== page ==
[ExI] ai emotions

Brent Allsop brent.allsop at gmail.com
Sat Jul 20 21:03:51 UTC 2019

Hi Stuart,

“*math* happens here”


“Math-based technology is taking the world by storm as we speak."

Agreed, but how do you get this physical property on your screen:

[image: image.png]

>From even the abstract word “red”, let alone any mathematics, without
someone pointing and saying: “THAT is red”?

And I don’t understand why you continue to focus on light, which only
ambiguously references any particular physical qualities we can be directly
aware of.  Nobody can know if you are talking about your redness, or an
invert’s redness which is the same as your greenness?

“Meaning that you are free to use all available data to guess what red
looks like to me, but you will never truly know for sure.”


“I suppose that my answer is actually qualia are not approachable by
currently available techniques.”

I think you are just making all this too hard by failing to distinguish
between physical reality and knowledge of reality.  Any physical color you
want can represent 1, and any physical color, as long as it is different,
can represent the number 2.  And you can’t get 1s or 0s from any physical
property or quality, unless you have a working dictionary set of
abstracting hardware, which can get the intended 1s and 0s, from whatever
physics happens to be representing them.


On Fri, Jul 19, 2019 at 1:09 PM Stuart LaForge <avant at sollegro.com> wrote:

> Quoting Brent Allsop:
> >>
> >>> But what do you mean by
> >>> this?
> >>>
> >>> ?red + your brain = redness. Glutamate exists
> >>> with or without brains, but redness does not.?
> >>> I?m assuming that both of these are *different* in your model in the
> non
> >>> inverted and inverted set: ?Brain -> Redness??
> >>
> >> Yes, that particular expression would be different for somebody with
> >> inverted qualia such that red + their brain = greenness.
> >>
> >>>
> >>> You?ve indicated that the downstream, ?redness? does not exist without
> >> the
> >>> upstream ?brain??
> >>
> >> Yes.
> >>
> >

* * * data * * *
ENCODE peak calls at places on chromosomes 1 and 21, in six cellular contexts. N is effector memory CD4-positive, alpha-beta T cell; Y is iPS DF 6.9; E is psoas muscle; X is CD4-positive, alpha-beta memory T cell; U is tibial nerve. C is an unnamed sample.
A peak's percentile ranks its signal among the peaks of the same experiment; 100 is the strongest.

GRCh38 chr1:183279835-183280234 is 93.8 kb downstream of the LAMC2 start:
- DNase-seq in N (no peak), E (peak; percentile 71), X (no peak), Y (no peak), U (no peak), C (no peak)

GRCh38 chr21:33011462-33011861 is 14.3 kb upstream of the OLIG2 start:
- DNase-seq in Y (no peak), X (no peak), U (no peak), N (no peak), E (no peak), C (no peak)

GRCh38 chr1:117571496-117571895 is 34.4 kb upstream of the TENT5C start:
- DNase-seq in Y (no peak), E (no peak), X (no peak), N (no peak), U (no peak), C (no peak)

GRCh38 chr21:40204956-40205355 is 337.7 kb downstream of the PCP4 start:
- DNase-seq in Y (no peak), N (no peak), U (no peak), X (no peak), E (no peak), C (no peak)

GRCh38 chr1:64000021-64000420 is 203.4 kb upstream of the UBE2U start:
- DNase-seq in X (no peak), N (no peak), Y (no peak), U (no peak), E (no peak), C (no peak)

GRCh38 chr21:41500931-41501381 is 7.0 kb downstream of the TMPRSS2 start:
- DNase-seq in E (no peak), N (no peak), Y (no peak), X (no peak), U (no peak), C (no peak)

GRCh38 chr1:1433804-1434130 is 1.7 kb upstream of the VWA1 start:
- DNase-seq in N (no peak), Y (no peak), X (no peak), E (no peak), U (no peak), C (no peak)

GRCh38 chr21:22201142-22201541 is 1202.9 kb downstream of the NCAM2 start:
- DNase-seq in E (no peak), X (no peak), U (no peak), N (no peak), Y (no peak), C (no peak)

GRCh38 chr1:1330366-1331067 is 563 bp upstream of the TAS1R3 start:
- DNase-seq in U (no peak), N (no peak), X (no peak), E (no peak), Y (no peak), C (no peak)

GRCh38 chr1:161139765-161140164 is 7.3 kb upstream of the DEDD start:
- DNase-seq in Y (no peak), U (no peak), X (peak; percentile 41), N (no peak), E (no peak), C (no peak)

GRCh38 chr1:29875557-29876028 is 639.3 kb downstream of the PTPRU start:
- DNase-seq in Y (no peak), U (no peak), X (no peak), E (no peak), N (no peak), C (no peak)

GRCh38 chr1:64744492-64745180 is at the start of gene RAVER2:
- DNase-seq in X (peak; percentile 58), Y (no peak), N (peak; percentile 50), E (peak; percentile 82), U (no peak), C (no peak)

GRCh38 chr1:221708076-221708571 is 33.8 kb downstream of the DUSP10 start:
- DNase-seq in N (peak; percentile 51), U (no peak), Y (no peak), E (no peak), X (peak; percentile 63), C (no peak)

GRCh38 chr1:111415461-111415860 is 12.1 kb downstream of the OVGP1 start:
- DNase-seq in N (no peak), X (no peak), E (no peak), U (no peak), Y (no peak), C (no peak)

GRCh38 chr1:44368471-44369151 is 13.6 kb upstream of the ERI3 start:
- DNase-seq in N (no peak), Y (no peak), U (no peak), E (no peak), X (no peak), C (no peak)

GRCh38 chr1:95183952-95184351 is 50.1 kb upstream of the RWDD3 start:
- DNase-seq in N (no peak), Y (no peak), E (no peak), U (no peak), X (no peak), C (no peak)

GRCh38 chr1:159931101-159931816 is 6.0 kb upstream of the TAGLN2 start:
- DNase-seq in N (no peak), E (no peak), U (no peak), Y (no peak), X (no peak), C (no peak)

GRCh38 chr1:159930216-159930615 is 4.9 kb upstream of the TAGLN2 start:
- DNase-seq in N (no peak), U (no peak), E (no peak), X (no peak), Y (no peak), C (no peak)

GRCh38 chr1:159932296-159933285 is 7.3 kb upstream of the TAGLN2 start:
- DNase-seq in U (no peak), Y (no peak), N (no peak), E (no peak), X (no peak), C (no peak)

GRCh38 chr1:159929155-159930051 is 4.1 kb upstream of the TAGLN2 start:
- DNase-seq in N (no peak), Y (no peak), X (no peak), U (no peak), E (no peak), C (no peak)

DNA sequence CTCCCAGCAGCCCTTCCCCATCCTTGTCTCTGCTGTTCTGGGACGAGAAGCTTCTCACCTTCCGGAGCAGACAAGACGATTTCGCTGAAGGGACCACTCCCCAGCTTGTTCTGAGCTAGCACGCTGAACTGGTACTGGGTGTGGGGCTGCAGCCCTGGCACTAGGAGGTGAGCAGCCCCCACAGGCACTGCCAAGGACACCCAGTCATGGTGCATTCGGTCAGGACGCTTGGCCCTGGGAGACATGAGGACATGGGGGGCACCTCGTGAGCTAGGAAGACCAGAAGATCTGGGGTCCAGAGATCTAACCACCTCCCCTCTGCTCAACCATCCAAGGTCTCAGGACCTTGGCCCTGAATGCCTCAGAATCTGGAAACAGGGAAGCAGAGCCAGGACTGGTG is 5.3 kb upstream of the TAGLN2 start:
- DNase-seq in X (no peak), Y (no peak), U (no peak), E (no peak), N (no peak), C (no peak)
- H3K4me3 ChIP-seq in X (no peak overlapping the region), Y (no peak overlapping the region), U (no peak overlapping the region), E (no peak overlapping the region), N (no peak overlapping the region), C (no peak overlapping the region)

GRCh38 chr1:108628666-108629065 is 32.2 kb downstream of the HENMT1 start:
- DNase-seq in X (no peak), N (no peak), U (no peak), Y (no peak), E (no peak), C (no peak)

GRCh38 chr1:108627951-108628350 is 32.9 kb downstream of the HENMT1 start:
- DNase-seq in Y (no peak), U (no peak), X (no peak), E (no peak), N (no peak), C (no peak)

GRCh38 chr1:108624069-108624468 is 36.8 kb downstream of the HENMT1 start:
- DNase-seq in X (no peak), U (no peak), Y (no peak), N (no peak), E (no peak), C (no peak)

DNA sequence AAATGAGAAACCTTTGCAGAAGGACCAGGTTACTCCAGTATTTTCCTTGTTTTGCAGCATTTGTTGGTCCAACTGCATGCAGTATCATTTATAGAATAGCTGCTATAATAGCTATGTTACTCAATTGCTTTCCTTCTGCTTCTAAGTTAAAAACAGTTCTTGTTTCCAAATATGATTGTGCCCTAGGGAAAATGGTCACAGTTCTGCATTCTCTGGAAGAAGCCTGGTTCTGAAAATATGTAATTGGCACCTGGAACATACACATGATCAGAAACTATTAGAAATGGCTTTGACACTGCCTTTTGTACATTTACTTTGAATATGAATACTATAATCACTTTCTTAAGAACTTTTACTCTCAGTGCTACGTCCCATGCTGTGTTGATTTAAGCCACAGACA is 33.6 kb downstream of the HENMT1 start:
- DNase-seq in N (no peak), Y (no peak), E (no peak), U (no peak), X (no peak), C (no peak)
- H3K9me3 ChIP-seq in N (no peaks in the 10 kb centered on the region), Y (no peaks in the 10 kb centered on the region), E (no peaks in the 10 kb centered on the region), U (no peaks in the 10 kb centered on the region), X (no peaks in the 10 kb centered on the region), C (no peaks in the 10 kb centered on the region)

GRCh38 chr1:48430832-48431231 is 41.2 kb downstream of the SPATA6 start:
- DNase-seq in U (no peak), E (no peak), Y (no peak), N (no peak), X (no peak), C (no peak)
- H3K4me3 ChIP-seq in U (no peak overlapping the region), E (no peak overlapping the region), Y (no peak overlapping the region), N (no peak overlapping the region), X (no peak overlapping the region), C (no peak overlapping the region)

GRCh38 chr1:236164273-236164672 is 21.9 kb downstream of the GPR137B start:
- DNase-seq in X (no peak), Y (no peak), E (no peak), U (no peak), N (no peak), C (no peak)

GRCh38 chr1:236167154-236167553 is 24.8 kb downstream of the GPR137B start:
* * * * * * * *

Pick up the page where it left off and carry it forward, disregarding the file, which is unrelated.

> > Then you are talking about "magic", or ar saying " a miracle happens
> here.
> > As I am talking about being causally (in any way physically detectable)
> > from whatever it is that is this redness you experience.
> No, I am saying *math* happens here. By the time redness becomes a
> thing you are able to perceive, it has already entered the stage of
> becoming abstract data, literally the bits of (0 = no, 1 = yes) of
> individual neurons in your visual cortex neural pathways firing in
> response to the red light. Different neural pathways would be
> activated by green light.
> Moreover, since no two peoples brains are wired identically, the
> neural pathways that are activated in your brain in response to red
> light are presumably going to be different than those in mine.
> The only miracle here is that sufficiently complex math can learn
> about itself and the world around it. Is that magic? It could be
> construed as such in the sense that all sufficiently advanced science
> and technology is, for all intents and purposes, magic to the
> uninitiated.
> But magic or not, this math-based technology is taking the world by
> storm even as we speak.
> >>> If there is one pixel on the surface of the strawberry that is
> switching
> >>> between red and green, what is the physical change in the physics of
> the
> >>> brain in your model?
> >>
> >> It should not change that much. In fact you might not even notice it
> >> unless you were really up close and looking for it. For example if you
> >> look closely at the flesh tones of human portraiture painted by
> >> classically trained artists, you can see small regions of reds,
> >> greens, blues, and other seemingly unrelated colors making up what
> >> appears to be a single homogeneous skin tone under various conditions
> >> of simulated light and shadow.
> >
> > You are avoiding the questions.  I'm talking about a small patch on the
> > strawberry just large enough for you to clearly see, and pay attention
> to,
> > that is changing from red to green.  What physics is changing?
> Some few neurons in your visual cortex are firing differently than
> they would be if the green spot was not there. Neuron B is firing in
> lieu of neuron A. The physics, apart from the difference in light
> wavelengths, is pretty much the same except in so far as "that neuron
> over there" is firing instead of "this neuron here". So I guess the
> answer the spatial coordinate of some of the many firing neurons are
> different if the green spot is on the strawberry. Does that help?
> >
> >>
> >>>  And is the difference between ?Redness? and ?
> >>> Greenness? physically or objectively detectable, without cheating by
> >>> observing anything upstream from your "Redness" and "Greenness"?
> >>
> >> No, I don't think so. Your question is a little like asking if it is
> >> possible to crack a code without having any access to clear text or
> >> the cypher key. And the answer is: no, not in the life time of the
> >> universe for all but the most simple of cyphers.
> >>
> >
> > So you are saying qualia are not approachable, nor observable via
> science,
> > then?
> If the human brain is Turing complete, then as a consequence of Rice's
> Theorem and the Halting Problem, consciousness and its attendant
> qualia are inaccessible by any means short of statistical inference.
> Meaning that you are free to use all available data to guess what red
> looks like to me, but you will never truly know for sure.
> Then again, as far as I know, quantum computers might change that so I
> suppose that my answer is actually qualia are not approachable by
> currently available techniques.
> Stuart LaForge
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